WASHINGTON - Khizr Khan, the father of fallen Muslim-American Army Capt. Humayun Khan, is actively campaigning for Hillary Clinton, the Democratic Presidential candidate, as the Election Day draws closer.

Khan, a Pakistan-born lawyer, gained national attention when he spoke alongside his wife, Ghazala, during the Democratic National Convention (DNC) in July, lashing out at Donald Trump, the Republican Presidential nominee, for his proposal to ban Muslims from entering the United States.

Since the DNC, Khan has become a key ally for the Clinton campaign, appearing in an ad for the nominee and repeatedly speaking out against Trump.

A Pakistani organisation also released his video message in which Khizr Khan, speaking in Urdu, urged Muslim-Americans to vote for Clinton on Tuesday (Nov 8),  arguing on the basis of the Constitution that Trump’s exclusion and disdain of the Muslim community was ultimately un-American.

On Sunday, Khan conveyed his message to Muslim-Americans through a robo-call to 500,000 registered voters, organised by the Council on American-Islamic Relations (CAIR), a Muslim advocacy group, according to a Press release.

He has been speaking at community events while Muslim-Americans comprise a mere 1 per cent of the country’s population, their votes may play an outsized role in this election.

The Muslim population is concentrated in several key battleground States including Florida, Virginia, Michigan, and Ohio, where the race is tight and will likely be decided by small margins.

Muslims outsized influence is not without precedent. They leaned Republican before the election of George W. Bush to the White House, in part due to conservative social values; 72 per cent voted for Bush in 2000. The Muslim swing vote may have been the deciding factor in Florida—and ultimately the election—where margins were razor thin and Bush carried the State by a few hundred votes.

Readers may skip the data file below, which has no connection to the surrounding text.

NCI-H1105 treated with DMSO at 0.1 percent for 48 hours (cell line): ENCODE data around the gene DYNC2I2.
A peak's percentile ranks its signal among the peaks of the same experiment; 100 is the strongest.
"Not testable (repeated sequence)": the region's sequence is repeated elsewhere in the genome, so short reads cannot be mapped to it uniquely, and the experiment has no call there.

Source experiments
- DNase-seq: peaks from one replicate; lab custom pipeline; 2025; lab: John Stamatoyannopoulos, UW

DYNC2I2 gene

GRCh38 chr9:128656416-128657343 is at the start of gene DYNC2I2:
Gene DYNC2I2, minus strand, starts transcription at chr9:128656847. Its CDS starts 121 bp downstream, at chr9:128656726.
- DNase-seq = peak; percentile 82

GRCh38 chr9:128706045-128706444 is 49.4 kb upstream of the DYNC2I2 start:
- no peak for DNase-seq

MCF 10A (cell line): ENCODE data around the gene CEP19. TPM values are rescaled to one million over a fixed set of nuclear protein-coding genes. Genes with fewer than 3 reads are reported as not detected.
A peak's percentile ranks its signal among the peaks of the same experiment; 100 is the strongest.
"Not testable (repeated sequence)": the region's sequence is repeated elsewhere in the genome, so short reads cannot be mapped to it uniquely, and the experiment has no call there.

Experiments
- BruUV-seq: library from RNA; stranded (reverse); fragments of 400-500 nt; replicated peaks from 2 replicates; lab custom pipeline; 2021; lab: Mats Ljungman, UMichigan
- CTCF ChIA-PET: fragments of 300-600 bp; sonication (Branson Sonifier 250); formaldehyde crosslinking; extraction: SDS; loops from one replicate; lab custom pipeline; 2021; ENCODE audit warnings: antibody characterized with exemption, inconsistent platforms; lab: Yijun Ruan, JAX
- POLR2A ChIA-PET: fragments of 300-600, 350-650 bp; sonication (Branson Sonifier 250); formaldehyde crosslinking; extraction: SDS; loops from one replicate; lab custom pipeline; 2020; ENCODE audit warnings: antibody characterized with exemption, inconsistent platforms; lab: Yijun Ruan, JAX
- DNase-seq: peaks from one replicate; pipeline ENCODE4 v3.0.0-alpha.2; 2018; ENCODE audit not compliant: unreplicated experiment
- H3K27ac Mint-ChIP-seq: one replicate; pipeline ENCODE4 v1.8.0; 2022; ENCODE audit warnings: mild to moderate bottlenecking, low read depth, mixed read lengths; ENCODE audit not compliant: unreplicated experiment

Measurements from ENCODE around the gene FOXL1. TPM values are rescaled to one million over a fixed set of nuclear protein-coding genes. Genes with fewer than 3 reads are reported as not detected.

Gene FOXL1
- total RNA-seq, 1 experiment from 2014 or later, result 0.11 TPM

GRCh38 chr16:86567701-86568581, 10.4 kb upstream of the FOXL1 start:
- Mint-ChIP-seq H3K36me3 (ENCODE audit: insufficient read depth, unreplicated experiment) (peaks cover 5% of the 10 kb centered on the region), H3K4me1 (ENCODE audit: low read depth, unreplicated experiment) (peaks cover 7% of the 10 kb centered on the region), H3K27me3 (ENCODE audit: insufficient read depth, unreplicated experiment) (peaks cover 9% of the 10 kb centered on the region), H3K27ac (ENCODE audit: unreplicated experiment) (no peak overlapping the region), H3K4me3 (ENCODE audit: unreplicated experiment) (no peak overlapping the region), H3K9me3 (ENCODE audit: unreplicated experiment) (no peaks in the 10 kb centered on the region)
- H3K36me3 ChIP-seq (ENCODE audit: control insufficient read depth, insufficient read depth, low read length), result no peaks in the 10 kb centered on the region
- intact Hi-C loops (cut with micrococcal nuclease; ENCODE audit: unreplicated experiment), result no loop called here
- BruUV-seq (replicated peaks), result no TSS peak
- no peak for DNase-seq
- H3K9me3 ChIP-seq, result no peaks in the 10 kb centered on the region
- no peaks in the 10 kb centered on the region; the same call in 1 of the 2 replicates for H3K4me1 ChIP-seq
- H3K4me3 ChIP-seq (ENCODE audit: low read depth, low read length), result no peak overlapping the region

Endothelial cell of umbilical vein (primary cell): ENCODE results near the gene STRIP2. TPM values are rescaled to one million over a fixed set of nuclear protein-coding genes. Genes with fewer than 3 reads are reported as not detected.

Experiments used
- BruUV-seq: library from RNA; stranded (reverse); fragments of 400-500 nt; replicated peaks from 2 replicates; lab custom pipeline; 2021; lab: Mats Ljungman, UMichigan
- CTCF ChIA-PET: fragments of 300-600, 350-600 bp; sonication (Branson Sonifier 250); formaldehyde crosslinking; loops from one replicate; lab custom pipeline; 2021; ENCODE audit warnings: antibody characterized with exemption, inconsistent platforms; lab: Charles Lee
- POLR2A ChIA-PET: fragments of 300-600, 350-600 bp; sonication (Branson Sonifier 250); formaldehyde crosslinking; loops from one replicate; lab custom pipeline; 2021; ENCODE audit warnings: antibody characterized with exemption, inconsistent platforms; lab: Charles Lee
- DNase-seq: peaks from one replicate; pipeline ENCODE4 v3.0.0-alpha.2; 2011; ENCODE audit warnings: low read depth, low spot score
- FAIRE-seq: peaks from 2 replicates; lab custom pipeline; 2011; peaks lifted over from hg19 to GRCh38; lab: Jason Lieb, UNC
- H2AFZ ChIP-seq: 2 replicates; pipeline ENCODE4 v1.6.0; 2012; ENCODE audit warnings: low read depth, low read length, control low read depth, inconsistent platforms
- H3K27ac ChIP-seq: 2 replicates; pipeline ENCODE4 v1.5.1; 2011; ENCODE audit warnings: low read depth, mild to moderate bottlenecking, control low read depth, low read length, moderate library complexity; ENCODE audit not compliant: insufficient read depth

In the years since, the Muslim vote has drifted leftward as wars have intensified in the Middle East.

Trump’s declaration that “Islam hates us” and his proposal to ban Muslims from the US clinched the deal between Muslims and Democrats.

Khan’s speech at the DNC and subsequent calls for action among Muslims appear to be working: Muslim activist and commentator Wajahat Ali dubbed American Muslims “Khizr Khan voters” in a recent column, arguing that Trump’s Islamophobia, highlighted by Khan, has boosted Muslim political engagement.

In June, CAIR reported that voter registration among American Muslims was up 30 per cent from 2012.

The US Council on Muslim Organisations, another advocacy group, has spent the past year registering thousands of Muslim voters across the country.

On Nov. 2 it announced that a record-breaking 1 million Muslims are currently registered to vote Tuesday. A CAIR survey found that 86 per cent of Muslims intend to vote for Clinton.

“Trump’s bigotry was a blessing in disguise,” Zahir Bukhari, a member of the Islamic Circle of North America who has been campaigning for Muslims to get out the vote, told the Wall Street Journal.

CAIR executive director Nihad Awad echoed the sentiment: “I usually don’t thank the candidates but I’d like to thank Trump for energizing the Muslim community."